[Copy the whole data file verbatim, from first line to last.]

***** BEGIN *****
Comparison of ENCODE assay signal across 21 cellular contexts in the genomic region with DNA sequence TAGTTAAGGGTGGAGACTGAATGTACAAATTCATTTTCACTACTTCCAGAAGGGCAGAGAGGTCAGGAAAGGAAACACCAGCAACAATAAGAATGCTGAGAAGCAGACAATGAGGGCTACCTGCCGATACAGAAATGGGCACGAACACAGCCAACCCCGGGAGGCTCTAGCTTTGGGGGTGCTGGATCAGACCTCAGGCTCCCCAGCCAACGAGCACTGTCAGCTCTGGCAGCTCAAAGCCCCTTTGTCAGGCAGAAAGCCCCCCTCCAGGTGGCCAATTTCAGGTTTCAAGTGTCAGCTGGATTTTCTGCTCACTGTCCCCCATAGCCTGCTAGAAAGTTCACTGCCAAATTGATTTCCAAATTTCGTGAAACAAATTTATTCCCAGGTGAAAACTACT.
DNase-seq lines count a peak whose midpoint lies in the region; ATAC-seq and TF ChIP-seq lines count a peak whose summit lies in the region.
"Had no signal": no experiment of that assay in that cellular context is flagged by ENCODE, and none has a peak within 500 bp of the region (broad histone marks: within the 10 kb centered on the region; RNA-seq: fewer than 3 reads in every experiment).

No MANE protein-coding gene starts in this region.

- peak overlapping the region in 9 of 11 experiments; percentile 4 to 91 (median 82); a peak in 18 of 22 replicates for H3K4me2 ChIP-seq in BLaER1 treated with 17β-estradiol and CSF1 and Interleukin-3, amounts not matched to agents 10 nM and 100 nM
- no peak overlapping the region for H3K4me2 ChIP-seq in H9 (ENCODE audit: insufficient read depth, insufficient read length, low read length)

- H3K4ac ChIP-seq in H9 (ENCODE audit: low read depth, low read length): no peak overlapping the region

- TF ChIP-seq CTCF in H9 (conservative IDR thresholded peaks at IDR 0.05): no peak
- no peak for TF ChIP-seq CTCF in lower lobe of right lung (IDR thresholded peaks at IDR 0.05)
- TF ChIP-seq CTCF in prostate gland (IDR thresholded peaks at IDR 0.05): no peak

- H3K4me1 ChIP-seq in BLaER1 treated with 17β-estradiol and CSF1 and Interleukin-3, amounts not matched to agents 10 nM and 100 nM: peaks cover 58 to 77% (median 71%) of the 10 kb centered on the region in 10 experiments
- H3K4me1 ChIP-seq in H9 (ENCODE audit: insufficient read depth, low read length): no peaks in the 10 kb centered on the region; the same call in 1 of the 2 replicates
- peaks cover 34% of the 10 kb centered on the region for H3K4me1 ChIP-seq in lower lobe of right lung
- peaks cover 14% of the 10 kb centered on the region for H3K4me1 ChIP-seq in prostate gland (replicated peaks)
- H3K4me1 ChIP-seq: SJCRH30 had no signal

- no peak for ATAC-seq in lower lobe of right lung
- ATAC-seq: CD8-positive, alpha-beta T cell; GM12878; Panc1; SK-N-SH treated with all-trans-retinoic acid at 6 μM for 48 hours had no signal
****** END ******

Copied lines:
Comparison of ENCODE assay signal across 21 cellular contexts in the genomic region with DNA sequence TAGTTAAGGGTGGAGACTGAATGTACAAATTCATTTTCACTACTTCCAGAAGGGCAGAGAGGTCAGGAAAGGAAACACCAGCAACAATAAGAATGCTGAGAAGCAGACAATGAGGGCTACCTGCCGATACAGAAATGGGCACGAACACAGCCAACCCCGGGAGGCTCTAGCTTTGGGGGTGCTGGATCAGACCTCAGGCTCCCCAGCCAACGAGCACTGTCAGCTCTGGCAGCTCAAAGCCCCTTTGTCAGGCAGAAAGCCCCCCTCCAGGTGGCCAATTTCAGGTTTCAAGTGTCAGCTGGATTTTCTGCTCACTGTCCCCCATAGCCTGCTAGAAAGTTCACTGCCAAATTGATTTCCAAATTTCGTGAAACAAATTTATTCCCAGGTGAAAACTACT.
DNase-seq lines count a peak whose midpoint lies in the region; ATAC-seq and TF ChIP-seq lines count a peak whose summit lies in the region.
"Had no signal": no experiment of that assay in that cellular context is flagged by ENCODE, and none has a peak within 500 bp of the region (broad histone marks: within the 10 kb centered on the region; RNA-seq: fewer than 3 reads in every experiment).

No MANE protein-coding gene starts in this region.

- peak overlapping the region in 9 of 11 experiments; percentile 4 to 91 (median 82); a peak in 18 of 22 replicates for H3K4me2 ChIP-seq in BLaER1 treated with 17β-estradiol and CSF1 and Interleukin-3, amounts not matched to agents 10 nM and 100 nM
- no peak overlapping the region for H3K4me2 ChIP-seq in H9 (ENCODE audit: insufficient read depth, insufficient read length, low read length)

- H3K4ac ChIP-seq in H9 (ENCODE audit: low read depth, low read length): no peak overlapping the region

- TF ChIP-seq CTCF in H9 (conservative IDR thresholded peaks at IDR 0.05): no peak
- no peak for TF ChIP-seq CTCF in lower lobe of right lung (IDR thresholded peaks at IDR 0.05)
- TF ChIP-seq CTCF in prostate gland (IDR thresholded peaks at IDR 0.05): no peak

- H3K4me1 ChIP-seq in BLaER1 treated with 17β-estradiol and CSF1 and Interleukin-3, amounts not matched to agents 10 nM and 100 nM: peaks cover 58 to 77% (median 71%) of the 10 kb centered on the region in 10 experiments
- H3K4me1 ChIP-seq in H9 (ENCODE audit: insufficient read depth, low read length): no peaks in the 10 kb centered on the region; the same call in 1 of the 2 replicates
- peaks cover 34% of the 10 kb centered on the region for H3K4me1 ChIP-seq in lower lobe of right lung
- peaks cover 14% of the 10 kb centered on the region for H3K4me1 ChIP-seq in prostate gland (replicated peaks)
- H3K4me1 ChIP-seq: SJCRH30 had no signal

- no peak for ATAC-seq in lower lobe of right lung
- ATAC-seq: CD8-positive, alpha-beta T cell; GM12878; Panc1; SK-N-SH treated with all-trans-retinoic acid at 6 μM for 48 hours had no signal